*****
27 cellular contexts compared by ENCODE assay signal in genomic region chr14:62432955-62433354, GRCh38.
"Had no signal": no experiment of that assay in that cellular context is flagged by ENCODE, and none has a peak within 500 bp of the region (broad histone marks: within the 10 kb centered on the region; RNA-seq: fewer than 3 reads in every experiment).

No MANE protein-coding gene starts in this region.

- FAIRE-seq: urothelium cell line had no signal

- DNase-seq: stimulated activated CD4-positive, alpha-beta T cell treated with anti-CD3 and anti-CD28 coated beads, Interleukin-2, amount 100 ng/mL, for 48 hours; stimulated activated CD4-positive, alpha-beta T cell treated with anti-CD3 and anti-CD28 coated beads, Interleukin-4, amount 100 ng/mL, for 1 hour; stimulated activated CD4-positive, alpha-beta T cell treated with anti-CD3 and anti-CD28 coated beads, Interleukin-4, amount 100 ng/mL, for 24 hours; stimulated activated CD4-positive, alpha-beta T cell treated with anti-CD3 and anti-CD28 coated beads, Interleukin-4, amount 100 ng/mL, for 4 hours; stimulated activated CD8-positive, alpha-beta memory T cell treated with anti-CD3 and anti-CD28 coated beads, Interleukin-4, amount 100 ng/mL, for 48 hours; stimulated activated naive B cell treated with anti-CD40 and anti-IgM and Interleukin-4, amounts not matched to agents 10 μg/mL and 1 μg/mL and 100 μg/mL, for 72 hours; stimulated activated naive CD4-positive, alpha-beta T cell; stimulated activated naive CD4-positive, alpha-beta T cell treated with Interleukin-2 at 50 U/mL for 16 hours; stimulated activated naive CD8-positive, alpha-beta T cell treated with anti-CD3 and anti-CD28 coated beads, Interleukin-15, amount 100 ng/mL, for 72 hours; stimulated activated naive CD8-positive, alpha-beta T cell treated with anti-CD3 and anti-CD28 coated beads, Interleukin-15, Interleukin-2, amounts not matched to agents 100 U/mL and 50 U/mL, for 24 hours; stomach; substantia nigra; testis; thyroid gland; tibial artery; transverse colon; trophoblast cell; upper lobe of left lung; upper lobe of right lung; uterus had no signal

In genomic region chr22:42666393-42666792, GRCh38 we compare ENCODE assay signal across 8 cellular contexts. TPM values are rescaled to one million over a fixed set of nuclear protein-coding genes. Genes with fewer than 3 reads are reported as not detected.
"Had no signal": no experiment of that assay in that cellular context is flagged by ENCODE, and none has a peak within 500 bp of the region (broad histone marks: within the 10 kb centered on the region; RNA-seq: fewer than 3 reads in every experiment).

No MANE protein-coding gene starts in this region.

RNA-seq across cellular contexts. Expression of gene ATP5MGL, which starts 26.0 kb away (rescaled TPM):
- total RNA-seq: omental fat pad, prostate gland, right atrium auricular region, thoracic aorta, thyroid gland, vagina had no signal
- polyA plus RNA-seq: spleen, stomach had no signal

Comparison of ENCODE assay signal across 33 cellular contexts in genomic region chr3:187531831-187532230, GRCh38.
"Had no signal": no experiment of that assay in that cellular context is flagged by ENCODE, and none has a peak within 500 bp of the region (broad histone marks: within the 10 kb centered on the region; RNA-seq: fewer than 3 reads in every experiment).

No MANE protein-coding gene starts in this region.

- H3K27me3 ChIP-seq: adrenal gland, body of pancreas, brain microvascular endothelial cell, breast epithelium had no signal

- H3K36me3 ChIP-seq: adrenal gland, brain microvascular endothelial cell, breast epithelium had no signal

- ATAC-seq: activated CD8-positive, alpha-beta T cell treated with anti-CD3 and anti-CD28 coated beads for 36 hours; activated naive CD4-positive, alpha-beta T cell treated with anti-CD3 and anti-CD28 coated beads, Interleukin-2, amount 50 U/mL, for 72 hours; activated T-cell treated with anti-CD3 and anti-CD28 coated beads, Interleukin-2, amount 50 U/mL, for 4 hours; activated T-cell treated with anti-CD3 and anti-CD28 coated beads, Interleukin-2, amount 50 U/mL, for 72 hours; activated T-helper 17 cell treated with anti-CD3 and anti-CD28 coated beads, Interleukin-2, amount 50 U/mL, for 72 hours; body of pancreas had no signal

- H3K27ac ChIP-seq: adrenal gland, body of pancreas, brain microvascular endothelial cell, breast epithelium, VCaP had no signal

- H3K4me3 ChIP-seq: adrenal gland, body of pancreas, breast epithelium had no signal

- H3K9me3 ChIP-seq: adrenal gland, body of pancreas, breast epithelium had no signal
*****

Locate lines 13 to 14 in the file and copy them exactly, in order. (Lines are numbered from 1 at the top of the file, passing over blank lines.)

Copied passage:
"Had no signal": no experiment of that assay in that cellular context is flagged by ENCODE, and none has a peak within 500 bp of the region (broad histone marks: within the 10 kb centered on the region; RNA-seq: fewer than 3 reads in every experiment).

No MANE protein-coding gene starts in this region.